There is a great sense of reality that the show has. All three of our characters are different and yet relatable. So many people have come up to me. Men have come up and said, “I see a little bit of myself in all three of your guys’ characters.” That has made us popular. Lots of women over the course of the last year have said, “when you threw that coffee on that back of that car and chased after the car, my husband would do that just like that” and you know the husbands are kind of looking down at his toes. I think we are a relatable show. We are not fancy, but people seem to be comfortable with us. 

I guess this is another way of asking too – reaction to the show from fans, have you gotten a lot just in your being out in the world? 

Andre Braugher: Yes, people recognize me. It’s a self-selected audience of course. People who hate the show don’t come up to me at all. People who like the show come up and they express an appreciation for the fact that we’re telling a story about older people who are typically invisible on shows – or functionaries like the Chief of Police, or the doctor who delivered the bad news or something to that effect. They’re pleased that someone is telling a story that reveals people of a certain age in all their dimensions.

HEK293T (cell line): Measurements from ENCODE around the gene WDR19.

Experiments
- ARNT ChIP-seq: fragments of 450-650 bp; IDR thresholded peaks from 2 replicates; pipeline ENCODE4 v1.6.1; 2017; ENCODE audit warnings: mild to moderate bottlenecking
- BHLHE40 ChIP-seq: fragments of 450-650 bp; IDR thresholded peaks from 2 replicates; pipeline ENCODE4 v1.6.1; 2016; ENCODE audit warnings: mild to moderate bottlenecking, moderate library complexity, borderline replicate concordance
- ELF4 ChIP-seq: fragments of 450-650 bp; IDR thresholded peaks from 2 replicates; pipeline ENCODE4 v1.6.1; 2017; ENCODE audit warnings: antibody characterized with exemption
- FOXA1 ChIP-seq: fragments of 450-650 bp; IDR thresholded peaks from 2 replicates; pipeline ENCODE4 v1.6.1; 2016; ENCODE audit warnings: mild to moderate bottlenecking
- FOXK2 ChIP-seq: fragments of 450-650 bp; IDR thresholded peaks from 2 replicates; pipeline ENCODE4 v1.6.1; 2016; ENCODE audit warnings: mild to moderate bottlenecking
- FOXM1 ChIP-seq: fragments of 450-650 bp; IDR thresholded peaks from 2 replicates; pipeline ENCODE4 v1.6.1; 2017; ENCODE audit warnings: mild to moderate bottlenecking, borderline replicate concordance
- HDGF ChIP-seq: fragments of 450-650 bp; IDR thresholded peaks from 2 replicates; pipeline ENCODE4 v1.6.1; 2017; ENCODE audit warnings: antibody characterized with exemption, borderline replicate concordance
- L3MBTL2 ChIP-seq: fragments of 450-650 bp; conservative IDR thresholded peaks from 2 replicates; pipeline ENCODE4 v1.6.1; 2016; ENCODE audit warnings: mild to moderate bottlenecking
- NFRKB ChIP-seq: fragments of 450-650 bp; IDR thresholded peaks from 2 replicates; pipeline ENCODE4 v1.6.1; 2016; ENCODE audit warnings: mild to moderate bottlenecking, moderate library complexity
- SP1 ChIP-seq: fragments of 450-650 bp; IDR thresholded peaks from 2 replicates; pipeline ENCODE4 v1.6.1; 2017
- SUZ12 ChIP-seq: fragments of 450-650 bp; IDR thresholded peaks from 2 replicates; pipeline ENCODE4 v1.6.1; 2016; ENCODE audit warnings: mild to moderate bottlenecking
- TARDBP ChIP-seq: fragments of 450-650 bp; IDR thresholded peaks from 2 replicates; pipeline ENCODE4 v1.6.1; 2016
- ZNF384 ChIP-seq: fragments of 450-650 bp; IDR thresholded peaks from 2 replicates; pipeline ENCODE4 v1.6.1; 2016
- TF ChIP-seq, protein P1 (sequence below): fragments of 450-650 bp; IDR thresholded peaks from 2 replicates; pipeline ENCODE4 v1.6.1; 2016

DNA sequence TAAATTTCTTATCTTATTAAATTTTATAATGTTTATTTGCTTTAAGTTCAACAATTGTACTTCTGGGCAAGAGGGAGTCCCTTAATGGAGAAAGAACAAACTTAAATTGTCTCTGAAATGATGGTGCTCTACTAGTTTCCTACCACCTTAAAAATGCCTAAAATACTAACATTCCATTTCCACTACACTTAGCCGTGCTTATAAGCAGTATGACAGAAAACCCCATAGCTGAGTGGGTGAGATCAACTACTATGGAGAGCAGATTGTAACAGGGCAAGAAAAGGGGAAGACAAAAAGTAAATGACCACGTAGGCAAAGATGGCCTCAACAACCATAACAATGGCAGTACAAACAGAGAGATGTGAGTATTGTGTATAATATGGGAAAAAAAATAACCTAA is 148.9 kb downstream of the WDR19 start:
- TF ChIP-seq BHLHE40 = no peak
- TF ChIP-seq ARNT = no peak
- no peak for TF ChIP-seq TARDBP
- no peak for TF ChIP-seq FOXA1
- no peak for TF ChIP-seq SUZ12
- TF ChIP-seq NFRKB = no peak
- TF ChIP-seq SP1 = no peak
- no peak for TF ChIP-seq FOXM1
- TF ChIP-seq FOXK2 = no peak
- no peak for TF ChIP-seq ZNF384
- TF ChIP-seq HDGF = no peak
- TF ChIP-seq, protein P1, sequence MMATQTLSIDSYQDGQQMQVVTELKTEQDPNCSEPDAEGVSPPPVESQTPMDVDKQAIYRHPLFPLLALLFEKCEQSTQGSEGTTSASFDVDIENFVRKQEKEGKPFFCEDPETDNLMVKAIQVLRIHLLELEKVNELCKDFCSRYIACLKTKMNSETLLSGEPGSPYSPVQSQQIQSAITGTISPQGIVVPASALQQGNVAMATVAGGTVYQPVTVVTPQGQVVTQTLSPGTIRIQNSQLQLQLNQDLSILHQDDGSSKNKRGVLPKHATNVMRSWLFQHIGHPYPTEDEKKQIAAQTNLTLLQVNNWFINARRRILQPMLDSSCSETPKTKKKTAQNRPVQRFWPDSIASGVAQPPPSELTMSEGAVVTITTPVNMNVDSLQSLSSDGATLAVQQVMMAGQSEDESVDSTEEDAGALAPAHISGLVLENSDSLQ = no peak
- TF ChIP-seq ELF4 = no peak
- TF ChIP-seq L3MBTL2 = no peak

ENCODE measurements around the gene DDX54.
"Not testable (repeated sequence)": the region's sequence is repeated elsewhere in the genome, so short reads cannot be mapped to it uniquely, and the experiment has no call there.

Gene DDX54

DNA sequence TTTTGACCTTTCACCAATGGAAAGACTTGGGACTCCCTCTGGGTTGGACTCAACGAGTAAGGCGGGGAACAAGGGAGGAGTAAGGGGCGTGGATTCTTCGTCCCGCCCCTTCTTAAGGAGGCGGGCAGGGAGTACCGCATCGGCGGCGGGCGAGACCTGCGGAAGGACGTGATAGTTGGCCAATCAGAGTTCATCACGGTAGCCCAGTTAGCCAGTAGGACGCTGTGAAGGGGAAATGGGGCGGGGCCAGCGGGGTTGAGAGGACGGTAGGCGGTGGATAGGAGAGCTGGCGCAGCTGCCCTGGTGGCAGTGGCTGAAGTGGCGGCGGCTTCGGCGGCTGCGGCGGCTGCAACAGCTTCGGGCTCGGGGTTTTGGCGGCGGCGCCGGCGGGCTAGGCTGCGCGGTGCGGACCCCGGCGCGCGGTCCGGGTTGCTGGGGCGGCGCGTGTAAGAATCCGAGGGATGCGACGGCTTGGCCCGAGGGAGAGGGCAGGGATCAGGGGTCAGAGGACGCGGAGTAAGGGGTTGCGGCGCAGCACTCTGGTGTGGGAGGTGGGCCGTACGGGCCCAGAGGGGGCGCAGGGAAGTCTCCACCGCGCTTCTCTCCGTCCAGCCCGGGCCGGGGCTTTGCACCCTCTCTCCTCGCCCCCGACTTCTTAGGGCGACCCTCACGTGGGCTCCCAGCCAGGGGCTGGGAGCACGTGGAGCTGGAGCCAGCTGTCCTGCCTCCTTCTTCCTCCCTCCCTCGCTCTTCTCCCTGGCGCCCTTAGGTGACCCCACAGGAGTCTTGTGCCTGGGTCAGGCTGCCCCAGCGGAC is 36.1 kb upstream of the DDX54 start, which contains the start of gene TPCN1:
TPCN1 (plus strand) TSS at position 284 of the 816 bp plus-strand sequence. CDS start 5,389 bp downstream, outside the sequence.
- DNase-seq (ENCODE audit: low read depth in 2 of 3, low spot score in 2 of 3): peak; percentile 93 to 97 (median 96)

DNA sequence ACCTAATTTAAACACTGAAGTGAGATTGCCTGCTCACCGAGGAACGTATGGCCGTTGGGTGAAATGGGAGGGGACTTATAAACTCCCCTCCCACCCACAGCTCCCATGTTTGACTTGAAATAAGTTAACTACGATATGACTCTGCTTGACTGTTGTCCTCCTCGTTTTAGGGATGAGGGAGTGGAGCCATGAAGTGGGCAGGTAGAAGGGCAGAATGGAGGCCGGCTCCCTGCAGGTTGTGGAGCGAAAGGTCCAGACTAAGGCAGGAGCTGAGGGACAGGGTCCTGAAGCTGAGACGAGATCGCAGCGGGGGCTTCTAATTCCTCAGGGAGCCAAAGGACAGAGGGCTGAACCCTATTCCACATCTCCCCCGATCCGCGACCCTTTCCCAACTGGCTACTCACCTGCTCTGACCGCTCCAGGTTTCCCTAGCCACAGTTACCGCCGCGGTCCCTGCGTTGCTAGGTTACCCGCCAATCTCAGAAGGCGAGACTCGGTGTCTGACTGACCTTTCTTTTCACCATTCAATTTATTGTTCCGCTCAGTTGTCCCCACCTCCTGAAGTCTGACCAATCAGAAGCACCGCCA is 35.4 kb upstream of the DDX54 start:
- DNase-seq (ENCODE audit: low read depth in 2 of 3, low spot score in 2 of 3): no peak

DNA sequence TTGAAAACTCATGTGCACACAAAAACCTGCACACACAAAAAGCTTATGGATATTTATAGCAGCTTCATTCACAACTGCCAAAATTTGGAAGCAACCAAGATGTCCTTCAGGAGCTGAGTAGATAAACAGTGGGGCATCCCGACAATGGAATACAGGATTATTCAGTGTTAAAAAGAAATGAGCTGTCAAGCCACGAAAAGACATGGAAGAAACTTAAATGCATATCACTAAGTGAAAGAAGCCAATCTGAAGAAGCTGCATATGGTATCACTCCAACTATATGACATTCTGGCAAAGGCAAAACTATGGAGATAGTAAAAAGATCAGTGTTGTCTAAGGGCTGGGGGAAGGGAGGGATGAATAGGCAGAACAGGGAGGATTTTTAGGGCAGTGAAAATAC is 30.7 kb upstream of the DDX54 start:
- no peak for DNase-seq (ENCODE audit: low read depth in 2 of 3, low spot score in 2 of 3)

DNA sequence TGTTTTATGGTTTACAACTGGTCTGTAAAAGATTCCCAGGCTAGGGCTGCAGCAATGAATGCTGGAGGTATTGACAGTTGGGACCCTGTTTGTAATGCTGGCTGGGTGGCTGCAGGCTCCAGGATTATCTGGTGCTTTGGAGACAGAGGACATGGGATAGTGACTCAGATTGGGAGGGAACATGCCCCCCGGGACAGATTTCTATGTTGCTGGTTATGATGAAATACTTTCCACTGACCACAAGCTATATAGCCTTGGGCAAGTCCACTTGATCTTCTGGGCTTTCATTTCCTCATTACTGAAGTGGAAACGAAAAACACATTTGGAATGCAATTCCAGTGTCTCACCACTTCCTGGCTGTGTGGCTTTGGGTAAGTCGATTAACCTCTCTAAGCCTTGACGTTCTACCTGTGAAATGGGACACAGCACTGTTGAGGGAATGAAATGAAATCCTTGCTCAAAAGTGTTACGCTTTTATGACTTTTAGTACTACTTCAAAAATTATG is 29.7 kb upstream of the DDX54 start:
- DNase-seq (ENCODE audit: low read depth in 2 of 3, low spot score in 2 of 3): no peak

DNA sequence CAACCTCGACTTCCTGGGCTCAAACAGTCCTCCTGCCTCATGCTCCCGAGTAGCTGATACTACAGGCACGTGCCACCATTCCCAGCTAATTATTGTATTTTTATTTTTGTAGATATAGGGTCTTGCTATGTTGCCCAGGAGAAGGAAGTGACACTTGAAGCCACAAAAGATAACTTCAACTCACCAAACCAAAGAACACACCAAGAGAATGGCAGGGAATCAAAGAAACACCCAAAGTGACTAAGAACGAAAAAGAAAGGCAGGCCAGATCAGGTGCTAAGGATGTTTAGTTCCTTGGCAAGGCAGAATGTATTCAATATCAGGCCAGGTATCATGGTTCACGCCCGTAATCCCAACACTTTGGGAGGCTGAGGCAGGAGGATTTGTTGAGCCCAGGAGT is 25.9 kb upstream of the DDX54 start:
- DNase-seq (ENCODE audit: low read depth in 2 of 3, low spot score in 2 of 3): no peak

What is your working process with Mike Royce is like on this show, and how has that changed from when you were working on Raymond together? 

Ray Romano: Well on Raymond, he was one of the writers on the staff. Phil Rosenthal kind of ran the writer's room and I was in there whenever I wasn't on stage. And this, it's just me and him and you know, it's kind of new for both of us running the show. Not only that – it's a one-hour and it's a single camera. What made Raymond flow so smoothly compared to other sitcoms – from what I hear – is we started the season with scripts written, with about twelve scripts fully written already. Phil made sure that we had that going, and that made all the difference. That's what we tried to do here, Mike and I. We started writing. We had a staff of only five writers, and we met in March, and we weren't going to start filming till August. We just beat out stories the room, and we got scripts written before we started filming. It's still a crazy amount of work but it seems to be manageable now.

I love the fact that the guys are lifelong friends. They’ve been together for all these years even though they are very different types. Did you guys sort of get together and discuss the characters’ back story: how they met and stayed together after all these years? Also do you have any friends from childhood that you still see regularly?